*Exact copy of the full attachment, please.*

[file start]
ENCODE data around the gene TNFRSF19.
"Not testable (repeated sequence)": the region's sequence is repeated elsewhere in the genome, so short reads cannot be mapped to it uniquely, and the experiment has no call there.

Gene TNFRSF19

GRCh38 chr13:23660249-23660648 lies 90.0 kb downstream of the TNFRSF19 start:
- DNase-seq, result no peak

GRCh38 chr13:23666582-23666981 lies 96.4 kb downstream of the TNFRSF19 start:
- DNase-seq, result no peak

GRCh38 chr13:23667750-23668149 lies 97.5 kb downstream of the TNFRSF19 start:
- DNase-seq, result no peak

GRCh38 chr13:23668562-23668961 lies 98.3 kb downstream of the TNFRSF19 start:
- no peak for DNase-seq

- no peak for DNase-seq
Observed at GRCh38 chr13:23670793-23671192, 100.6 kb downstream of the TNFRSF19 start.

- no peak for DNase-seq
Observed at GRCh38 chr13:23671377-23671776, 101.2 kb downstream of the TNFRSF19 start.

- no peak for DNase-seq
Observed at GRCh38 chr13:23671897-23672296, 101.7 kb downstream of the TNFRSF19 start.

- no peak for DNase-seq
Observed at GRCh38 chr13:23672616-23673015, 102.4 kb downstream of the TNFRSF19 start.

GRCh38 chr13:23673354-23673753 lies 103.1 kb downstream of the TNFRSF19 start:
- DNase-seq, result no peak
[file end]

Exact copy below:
ENCODE data around the gene TNFRSF19.
"Not testable (repeated sequence)": the region's sequence is repeated elsewhere in the genome, so short reads cannot be mapped to it uniquely, and the experiment has no call there.

Gene TNFRSF19

GRCh38 chr13:23660249-23660648 lies 90.0 kb downstream of the TNFRSF19 start:
- DNase-seq, result no peak

GRCh38 chr13:23666582-23666981 lies 96.4 kb downstream of the TNFRSF19 start:
- DNase-seq, result no peak

GRCh38 chr13:23667750-23668149 lies 97.5 kb downstream of the TNFRSF19 start:
- DNase-seq, result no peak

GRCh38 chr13:23668562-23668961 lies 98.3 kb downstream of the TNFRSF19 start:
- no peak for DNase-seq

- no peak for DNase-seq
Observed at GRCh38 chr13:23670793-23671192, 100.6 kb downstream of the TNFRSF19 start.

- no peak for DNase-seq
Observed at GRCh38 chr13:23671377-23671776, 101.2 kb downstream of the TNFRSF19 start.

- no peak for DNase-seq
Observed at GRCh38 chr13:23671897-23672296, 101.7 kb downstream of the TNFRSF19 start.

- no peak for DNase-seq
Observed at GRCh38 chr13:23672616-23673015, 102.4 kb downstream of the TNFRSF19 start.

GRCh38 chr13:23673354-23673753 lies 103.1 kb downstream of the TNFRSF19 start:
- DNase-seq, result no peak